2- Issuing of ministerial decrees setting the prices of medical masks: This resembles what happened in Kuwait, where Minister of Trade and Industry, Khaled Al-Roudhan, issued a ministerial decree on February 24, 2020 setting the prices of medical masks, based on a decree from the Minister of Health regarding rates of masks in the private sector to range from 100 Fils to 1.320 KD per mask.
The decree states that "the specified prices are the maximum rates for selling medical masks and can not be exceeded”. He warned that "anyone who violates this decree incurs the penalties stipulated in the Kuwaiti law for the supervision on trade in goods, services, and crafts andw fixing their rates". The Ministry of Trade and Industry stresses that the Commercial Control Department has put a plan to monitor the prices of medical supplies in pharmacies and medical centers to assess their compliance with the established standards and regulations.
3- A parliamentary discussion about the lack of masks and their high prices: From the beginning of February until early March, the Health Committee in the Egyptian parliament has discussed a number of briefing requests and urgent statements on the plan of the Ministry of Health to address shortage in medical masks and the soaring prices due to the increasing demand, especially after the ministry announced the discovery of the first Coronavirus case.
4- Relaunching inactive plants for producing masks: The boom in the masks’ manufacturing market has led to a relative rise in relaunching inactive governmental and private factories, in many Middle East countries which were often imported from China, Malaysia and Thailand. However, after the virus spread, demand for local products grew, and the stalled factories were relaunched. Moreover, some media outlets indicated that car manufacturers in Lebanon have started allocating lines for mass production of masks.
5- Increasing sales of masks online: Some "fake" companies have published stories on social media about people who died of Coronavirus in some countries, with the aim of instilling fear among followers and motivating them to buy large quantities of masks to protect themselves from the virus. This was monitored by some Emirati media, as Emarat Al Youm newspaper indicated on March 4 that "all advertisements of companies that sell masks are from abroad, aiming to exploit the global health crisis and intimidate communities with a deadly disease, given the severity of the law regarding spreading rumors or raising prices".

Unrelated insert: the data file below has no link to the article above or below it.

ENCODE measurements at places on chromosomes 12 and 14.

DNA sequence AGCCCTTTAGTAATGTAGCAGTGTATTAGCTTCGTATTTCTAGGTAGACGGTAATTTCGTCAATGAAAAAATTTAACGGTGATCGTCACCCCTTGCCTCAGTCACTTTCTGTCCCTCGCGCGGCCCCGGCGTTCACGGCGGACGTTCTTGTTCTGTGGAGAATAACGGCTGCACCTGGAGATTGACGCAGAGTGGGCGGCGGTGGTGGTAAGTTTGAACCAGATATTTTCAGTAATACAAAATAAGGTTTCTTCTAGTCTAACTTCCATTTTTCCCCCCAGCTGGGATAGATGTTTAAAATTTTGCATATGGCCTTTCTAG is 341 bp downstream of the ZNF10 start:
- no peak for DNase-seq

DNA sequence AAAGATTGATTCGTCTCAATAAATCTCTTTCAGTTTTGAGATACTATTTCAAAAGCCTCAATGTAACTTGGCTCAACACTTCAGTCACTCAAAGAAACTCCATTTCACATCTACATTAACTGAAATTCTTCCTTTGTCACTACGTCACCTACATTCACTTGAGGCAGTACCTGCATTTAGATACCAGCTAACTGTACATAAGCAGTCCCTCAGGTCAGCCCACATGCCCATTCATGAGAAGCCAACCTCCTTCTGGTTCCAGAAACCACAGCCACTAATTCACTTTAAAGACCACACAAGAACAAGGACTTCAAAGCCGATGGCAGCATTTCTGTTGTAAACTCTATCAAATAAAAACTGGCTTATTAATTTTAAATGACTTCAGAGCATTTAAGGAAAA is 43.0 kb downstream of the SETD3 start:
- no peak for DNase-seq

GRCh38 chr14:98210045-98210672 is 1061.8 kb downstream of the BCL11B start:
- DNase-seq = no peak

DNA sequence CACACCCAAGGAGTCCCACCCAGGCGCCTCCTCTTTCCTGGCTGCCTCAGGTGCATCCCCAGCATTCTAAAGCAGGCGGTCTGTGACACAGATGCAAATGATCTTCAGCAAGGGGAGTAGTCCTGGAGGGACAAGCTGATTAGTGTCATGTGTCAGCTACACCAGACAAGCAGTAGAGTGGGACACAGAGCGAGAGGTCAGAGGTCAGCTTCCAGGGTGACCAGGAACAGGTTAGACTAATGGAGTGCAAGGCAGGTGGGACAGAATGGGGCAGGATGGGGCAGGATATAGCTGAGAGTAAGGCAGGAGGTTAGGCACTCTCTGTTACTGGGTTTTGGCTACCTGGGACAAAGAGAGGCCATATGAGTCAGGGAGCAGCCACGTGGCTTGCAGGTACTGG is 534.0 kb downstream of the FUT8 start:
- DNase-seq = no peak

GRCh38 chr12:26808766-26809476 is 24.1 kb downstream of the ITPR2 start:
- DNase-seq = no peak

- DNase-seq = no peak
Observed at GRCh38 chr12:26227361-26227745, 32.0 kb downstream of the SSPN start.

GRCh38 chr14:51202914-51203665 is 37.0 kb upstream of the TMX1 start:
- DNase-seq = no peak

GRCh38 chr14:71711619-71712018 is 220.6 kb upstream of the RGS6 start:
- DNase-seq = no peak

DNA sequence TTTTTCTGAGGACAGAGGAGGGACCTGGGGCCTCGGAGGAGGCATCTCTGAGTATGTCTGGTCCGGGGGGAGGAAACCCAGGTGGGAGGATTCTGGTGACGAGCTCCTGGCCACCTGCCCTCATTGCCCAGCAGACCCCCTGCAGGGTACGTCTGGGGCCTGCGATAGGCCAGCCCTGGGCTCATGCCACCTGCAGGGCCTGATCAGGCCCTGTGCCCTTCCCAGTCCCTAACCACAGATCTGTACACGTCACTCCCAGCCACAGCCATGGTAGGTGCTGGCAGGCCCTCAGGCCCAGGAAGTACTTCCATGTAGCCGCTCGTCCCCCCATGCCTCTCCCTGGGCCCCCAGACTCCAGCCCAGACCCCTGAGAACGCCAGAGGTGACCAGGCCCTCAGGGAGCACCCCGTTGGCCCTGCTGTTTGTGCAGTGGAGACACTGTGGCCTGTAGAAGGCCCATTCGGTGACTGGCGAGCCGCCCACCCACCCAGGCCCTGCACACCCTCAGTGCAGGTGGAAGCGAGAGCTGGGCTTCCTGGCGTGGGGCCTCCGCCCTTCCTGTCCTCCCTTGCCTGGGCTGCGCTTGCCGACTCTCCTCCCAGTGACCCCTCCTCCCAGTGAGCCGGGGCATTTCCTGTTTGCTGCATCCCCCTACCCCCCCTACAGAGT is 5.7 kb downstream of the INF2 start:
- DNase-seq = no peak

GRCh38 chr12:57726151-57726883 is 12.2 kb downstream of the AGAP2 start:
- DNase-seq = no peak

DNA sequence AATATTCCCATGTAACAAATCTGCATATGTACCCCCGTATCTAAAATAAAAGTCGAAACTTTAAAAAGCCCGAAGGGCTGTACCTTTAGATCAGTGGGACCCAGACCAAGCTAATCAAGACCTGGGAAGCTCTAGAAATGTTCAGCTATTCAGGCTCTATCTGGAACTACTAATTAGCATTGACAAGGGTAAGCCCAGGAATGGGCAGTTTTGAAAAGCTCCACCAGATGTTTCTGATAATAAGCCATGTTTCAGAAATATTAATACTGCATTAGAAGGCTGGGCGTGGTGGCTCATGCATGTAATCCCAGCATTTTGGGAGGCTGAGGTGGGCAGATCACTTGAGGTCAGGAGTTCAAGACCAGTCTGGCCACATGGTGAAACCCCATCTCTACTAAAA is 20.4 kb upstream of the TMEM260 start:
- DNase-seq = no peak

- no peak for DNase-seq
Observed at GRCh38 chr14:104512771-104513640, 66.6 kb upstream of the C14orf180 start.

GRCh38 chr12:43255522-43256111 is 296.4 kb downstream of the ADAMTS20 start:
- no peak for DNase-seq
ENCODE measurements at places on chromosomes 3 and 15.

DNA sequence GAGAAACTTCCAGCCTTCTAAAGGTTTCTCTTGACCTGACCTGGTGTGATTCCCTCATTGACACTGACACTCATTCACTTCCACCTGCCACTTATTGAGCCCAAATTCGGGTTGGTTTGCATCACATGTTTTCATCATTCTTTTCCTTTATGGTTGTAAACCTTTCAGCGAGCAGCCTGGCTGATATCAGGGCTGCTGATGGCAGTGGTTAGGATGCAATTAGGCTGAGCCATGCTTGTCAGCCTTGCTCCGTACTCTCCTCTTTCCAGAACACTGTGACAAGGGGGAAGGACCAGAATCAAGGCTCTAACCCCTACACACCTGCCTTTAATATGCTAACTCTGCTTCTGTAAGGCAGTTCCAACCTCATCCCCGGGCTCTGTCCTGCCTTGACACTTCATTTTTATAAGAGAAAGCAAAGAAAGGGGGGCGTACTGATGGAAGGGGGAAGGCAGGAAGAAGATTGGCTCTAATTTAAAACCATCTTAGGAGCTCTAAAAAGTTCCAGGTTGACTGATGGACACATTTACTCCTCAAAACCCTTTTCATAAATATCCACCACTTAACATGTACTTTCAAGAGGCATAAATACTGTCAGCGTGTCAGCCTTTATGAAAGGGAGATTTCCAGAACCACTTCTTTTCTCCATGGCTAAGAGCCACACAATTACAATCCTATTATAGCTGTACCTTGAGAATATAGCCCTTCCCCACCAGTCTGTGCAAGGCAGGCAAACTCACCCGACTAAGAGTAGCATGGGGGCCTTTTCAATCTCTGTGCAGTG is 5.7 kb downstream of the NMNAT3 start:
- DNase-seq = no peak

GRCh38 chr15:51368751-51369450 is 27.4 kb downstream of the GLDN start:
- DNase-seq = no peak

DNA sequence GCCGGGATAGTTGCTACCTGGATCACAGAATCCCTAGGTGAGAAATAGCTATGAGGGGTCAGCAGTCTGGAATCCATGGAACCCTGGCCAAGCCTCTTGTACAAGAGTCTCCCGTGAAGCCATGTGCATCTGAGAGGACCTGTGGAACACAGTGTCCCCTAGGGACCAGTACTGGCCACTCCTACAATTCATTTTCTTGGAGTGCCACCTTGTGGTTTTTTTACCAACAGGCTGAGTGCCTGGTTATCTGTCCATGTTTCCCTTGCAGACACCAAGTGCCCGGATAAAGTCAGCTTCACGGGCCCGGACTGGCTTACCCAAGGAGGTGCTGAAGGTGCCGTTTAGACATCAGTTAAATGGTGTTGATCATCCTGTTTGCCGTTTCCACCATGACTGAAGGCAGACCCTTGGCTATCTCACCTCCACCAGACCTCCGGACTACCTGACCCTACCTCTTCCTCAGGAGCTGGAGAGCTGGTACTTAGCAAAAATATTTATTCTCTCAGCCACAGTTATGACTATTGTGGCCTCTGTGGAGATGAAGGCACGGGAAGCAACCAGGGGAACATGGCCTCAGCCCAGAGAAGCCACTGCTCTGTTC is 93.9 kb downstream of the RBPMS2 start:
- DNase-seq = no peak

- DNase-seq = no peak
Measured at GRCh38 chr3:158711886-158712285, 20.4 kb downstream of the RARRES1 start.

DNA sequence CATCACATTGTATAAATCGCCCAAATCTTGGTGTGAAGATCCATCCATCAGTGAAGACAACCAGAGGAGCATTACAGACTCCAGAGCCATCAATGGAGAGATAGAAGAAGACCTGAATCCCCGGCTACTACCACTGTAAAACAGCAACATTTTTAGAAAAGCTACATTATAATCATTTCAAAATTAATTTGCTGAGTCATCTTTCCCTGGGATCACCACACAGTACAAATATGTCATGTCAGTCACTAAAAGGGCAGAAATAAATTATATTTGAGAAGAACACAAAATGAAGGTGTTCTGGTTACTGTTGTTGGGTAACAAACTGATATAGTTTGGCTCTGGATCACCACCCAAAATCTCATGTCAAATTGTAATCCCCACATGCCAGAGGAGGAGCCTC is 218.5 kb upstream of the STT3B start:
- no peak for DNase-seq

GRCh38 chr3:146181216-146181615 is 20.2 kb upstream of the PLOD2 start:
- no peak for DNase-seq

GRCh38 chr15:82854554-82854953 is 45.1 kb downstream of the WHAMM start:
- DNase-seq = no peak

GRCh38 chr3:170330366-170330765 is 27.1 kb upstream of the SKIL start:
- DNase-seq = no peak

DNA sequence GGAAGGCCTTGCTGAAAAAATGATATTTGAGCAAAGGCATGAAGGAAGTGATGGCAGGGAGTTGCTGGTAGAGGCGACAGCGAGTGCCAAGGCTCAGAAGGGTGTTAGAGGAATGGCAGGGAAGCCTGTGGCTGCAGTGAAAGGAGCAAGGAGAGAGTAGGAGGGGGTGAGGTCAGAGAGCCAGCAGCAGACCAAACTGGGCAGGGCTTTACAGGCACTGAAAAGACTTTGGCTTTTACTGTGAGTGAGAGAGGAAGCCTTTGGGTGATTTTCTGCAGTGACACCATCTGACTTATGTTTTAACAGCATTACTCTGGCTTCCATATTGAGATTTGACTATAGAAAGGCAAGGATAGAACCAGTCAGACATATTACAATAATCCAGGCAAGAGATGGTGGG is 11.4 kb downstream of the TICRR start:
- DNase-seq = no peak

6- Growth forecasts for “medical masks”: There is a global market of masks being formed of importers, distributors and pharmacy owners. For example, on January 26, 2020, the Kuwaiti newspaper Al-Qabas, quoting Decision Databases, indicated that the global market of medical masks will grow at a CAGR of 10% over the next five years, as its global market value will reach $4.4 billion in 2024 versus $2.5 billion in 2019.
In short, the spread of Covid-19 in the Middle East has led to a heightened demand for masks, which has become indispensable for ordinary citizens and medical staff alike, raising questions about the efficiency of the existing healthcare systems in combating the virus spread, especially with the shortage of tools and supplies for medical protection and the weak official control on traders in times of crisis. This necessitates enhancing the role of civil society institutions concerned with consumer protection and access to medicines.